and active relationship. When Skrebensky asked Ursula to marry him, she replied saying that she
never wanted to be married. He made groping movements to get out of his chair. But he was crying
uncontrollably, noiselessly, with his face twisted like a mask, contorted and the tears running down
the amazing grooves in his cheeks. (p.433) This quote shows the mental torment that he felt when
she told him that she did not wish to marry him. He left her after this. She was subjected to a deep feeling
of remorse and regret. Ursulas awakening comes very near to the end of the book.
She is thinking about Skrebensky and why she feels so empty and lifeless. She realizes that she is
pregnant. Suddenly a shock ran through her, so violent that she thought she was struck down. Was she
with child? She had been so stricken under the pain of herself and of him, this had never occurred to her.
Now like a flame it took hold of her limbs and body. Was she with child? (p. 449) She realized that she had
been wrong in not wanting to marry Skrebensky. She had imagined that she could not have her freedom
with him, but she realized that she could have more. She had been wrong, she had been arrogant and
wicked, wanting that other thing, that fantastic freedom, that illusory, conceited fulfillment which she had
imagined she could not have with Skrebensky. (p. 449) The Rainbow appeared and she realized that she
could have love and a family, and that would make her happier than simply freedom. She immediately sat
down to write him and tell him that she loved him. Ursula decided that she would not only marry for her
sake, but for her child also.

This is a recurrence of the beginning of the book, which although not very relevant to the story of Ursula
and Skrebensky, still has the same motive. Tom Brangwen (Father of Ursula Brangwen) marries a Polish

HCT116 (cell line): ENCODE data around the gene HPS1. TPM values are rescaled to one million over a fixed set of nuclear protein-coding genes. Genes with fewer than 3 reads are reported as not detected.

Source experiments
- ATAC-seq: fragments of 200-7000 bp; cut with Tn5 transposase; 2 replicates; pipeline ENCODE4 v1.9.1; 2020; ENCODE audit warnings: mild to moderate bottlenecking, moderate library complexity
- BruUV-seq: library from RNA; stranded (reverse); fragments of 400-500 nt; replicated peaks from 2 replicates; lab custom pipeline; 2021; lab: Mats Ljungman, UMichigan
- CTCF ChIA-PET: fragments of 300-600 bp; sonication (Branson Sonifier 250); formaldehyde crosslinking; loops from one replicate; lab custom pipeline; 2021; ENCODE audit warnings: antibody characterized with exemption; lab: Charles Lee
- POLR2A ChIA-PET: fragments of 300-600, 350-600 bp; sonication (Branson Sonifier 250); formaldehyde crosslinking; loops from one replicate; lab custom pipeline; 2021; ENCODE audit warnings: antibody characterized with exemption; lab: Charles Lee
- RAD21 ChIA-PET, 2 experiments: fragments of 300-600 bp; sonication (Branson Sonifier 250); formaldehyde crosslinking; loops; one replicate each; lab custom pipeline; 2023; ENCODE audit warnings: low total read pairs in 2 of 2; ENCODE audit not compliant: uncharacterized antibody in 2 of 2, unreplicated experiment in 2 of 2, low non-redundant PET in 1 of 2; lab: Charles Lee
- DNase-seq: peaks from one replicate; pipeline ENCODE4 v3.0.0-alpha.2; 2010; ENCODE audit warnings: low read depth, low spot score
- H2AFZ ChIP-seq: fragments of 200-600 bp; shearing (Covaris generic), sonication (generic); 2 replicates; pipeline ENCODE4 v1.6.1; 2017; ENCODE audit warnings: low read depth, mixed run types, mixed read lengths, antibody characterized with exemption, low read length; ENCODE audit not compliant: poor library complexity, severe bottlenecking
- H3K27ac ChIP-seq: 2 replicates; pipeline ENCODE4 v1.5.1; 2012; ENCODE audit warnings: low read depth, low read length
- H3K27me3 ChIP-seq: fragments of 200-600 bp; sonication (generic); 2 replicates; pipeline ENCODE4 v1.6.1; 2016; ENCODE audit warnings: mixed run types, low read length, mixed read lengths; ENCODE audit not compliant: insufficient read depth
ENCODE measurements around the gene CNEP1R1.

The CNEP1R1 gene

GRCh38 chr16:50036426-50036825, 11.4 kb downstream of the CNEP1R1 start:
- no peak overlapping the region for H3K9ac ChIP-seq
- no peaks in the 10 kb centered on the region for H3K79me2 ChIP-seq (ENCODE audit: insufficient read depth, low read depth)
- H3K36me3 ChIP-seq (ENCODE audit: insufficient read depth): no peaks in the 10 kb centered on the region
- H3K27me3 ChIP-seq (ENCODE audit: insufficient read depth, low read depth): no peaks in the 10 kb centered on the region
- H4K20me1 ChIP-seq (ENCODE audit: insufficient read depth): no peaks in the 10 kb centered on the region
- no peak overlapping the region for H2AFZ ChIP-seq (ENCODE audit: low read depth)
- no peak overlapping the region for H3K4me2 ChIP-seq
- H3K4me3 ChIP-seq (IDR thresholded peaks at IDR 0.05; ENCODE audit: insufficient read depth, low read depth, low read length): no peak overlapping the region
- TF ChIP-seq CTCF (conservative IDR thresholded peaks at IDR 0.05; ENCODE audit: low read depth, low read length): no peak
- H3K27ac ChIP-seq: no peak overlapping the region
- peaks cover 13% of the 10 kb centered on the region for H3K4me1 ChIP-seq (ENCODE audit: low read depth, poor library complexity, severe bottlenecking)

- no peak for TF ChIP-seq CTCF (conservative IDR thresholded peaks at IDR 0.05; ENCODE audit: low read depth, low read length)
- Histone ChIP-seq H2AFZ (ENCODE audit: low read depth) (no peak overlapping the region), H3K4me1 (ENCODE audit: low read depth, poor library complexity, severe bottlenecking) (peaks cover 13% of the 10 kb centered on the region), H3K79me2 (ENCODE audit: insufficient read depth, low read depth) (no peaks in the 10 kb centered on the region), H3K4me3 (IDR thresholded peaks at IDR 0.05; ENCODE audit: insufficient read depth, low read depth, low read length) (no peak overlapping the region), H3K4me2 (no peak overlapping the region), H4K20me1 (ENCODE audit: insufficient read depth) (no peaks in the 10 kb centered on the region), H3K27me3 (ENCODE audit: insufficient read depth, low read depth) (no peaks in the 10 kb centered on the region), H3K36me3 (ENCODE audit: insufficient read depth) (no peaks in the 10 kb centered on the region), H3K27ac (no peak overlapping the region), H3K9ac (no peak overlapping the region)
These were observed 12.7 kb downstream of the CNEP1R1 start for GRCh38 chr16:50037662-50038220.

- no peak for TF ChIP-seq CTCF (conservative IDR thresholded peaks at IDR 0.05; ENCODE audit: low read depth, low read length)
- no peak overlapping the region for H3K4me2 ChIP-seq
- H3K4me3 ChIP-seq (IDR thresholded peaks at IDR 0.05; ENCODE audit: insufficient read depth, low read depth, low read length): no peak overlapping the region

widow because he loved her and she had a child who needed a father. The Rainbow is one of Lawrences
best works. The characters are real people living out their lives, and Lawrence invites you to become a
member of the Brangwen Family. This is definitely one of my favorite novels.

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Lawrence's frank treatment of sexual desire and the power it plays within relationships as a
natural and even spiritual force of life, though perhaps tame by modern standards,
caused The Rainbow to be prosecuted in an obscenity trial in late 1915, as a result of which
all copies were seized and burnt. After this ban it was unavailable in Britain for 11 years,
although editions were available in the USA.
The Rainbow was followed by a sequel in 1920, Women in Love. Although Lawrence conceived
of the two novels as one, considering the titles The Sisters and The Wedding Ringfor the work,
they were published as two separate novels at the urging of his publisher. However, after the
negative public reception of The Rainbow, Lawrence's publisher opted out of publishing the

Ursula's spiritual and emotional quest continues in Women in Love, in which she continues to
be a main character. This second work follows her into a relationship with Rupert Birkin (often
seen as a self-portrait by Lawrence), and follows her sister, Gudrun's parallel relationship with
Birkin's friend, Gerald Crich.

The Rainbow by D. H. Lawrence is a big, brilliant novel

that can be described as many things. First, it is a
family saga covering three generations of the
Brangwen clan. Next, it is a tale of romances as well as
domestic strife centering upon the members of each of
the generations. This is also a novel of astonishing
thematic and philosophical complexity. There are a
vast number of intellectual threads developed here.
Scores and scores of pages are devoted to
philosophical and psychological musings. Lawrence
seems to be developing a Theory of Everything in
this book that encompasses humankind, the universe
and God. Finally, the story is filled with incredibly
nuanced and complex characters.

The book opens in the middle of the nineteenth

century. Tom Brangwen, a young English farmer,
meets, courts and eventually marries Polish widow
Lydia Lensky. The first third of the The Rainbow details
the often tumultuous relationship between the two.

When Lydias daughter from her first marriage,

Anna Lensky, comes of age, she in turn falls in love
and marries Toms nephew, Will Brangwen. This next
generation also experiences a stormy relationship
during the early years of marriage.

Anna and Wills youngest daughter Ursula Brangwen is

the focus of the last third of the book. Ursula becomes
involved in several relationships including one with
another woman as well as another with young army
officer Anton Skrebensky. I am in awe of Lawrence for